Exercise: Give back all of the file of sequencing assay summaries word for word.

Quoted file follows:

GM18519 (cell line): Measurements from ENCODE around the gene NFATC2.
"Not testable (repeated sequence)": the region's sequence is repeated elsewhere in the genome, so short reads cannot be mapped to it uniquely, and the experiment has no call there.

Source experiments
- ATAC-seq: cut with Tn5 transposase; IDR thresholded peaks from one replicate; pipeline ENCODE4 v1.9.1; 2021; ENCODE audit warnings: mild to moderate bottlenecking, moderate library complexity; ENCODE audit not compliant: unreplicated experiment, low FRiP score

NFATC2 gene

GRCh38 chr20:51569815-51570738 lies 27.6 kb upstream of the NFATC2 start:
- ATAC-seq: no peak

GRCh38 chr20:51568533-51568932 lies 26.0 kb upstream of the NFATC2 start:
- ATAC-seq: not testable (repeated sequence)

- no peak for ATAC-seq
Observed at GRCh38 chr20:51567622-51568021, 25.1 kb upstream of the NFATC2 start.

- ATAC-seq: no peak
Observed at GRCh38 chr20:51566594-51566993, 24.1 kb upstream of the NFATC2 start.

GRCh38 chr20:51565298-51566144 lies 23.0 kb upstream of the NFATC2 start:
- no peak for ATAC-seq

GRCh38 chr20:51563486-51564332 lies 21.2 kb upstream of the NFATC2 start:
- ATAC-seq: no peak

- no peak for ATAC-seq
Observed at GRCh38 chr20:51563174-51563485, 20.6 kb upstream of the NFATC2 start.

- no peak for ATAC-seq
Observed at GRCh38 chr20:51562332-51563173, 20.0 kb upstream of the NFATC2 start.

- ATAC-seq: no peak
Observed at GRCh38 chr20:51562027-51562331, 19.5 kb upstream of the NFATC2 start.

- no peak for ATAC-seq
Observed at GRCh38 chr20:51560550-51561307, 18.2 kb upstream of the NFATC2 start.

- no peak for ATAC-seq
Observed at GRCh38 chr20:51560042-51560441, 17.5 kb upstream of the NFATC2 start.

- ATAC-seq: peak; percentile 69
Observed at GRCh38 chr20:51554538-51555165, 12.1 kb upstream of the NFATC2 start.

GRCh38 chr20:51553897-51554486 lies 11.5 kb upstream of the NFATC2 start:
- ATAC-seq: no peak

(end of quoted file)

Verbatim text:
GM18519 (cell line): Measurements from ENCODE around the gene NFATC2.
"Not testable (repeated sequence)": the region's sequence is repeated elsewhere in the genome, so short reads cannot be mapped to it uniquely, and the experiment has no call there.

Source experiments
- ATAC-seq: cut with Tn5 transposase; IDR thresholded peaks from one replicate; pipeline ENCODE4 v1.9.1; 2021; ENCODE audit warnings: mild to moderate bottlenecking, moderate library complexity; ENCODE audit not compliant: unreplicated experiment, low FRiP score

NFATC2 gene

GRCh38 chr20:51569815-51570738 lies 27.6 kb upstream of the NFATC2 start:
- ATAC-seq: no peak

GRCh38 chr20:51568533-51568932 lies 26.0 kb upstream of the NFATC2 start:
- ATAC-seq: not testable (repeated sequence)

- no peak for ATAC-seq
Observed at GRCh38 chr20:51567622-51568021, 25.1 kb upstream of the NFATC2 start.

- ATAC-seq: no peak
Observed at GRCh38 chr20:51566594-51566993, 24.1 kb upstream of the NFATC2 start.

GRCh38 chr20:51565298-51566144 lies 23.0 kb upstream of the NFATC2 start:
- no peak for ATAC-seq

GRCh38 chr20:51563486-51564332 lies 21.2 kb upstream of the NFATC2 start:
- ATAC-seq: no peak

- no peak for ATAC-seq
Observed at GRCh38 chr20:51563174-51563485, 20.6 kb upstream of the NFATC2 start.

- no peak for ATAC-seq
Observed at GRCh38 chr20:51562332-51563173, 20.0 kb upstream of the NFATC2 start.

- ATAC-seq: no peak
Observed at GRCh38 chr20:51562027-51562331, 19.5 kb upstream of the NFATC2 start.

- no peak for ATAC-seq
Observed at GRCh38 chr20:51560550-51561307, 18.2 kb upstream of the NFATC2 start.

- no peak for ATAC-seq
Observed at GRCh38 chr20:51560042-51560441, 17.5 kb upstream of the NFATC2 start.

- ATAC-seq: peak; percentile 69
Observed at GRCh38 chr20:51554538-51555165, 12.1 kb upstream of the NFATC2 start.

GRCh38 chr20:51553897-51554486 lies 11.5 kb upstream of the NFATC2 start:
- ATAC-seq: no peak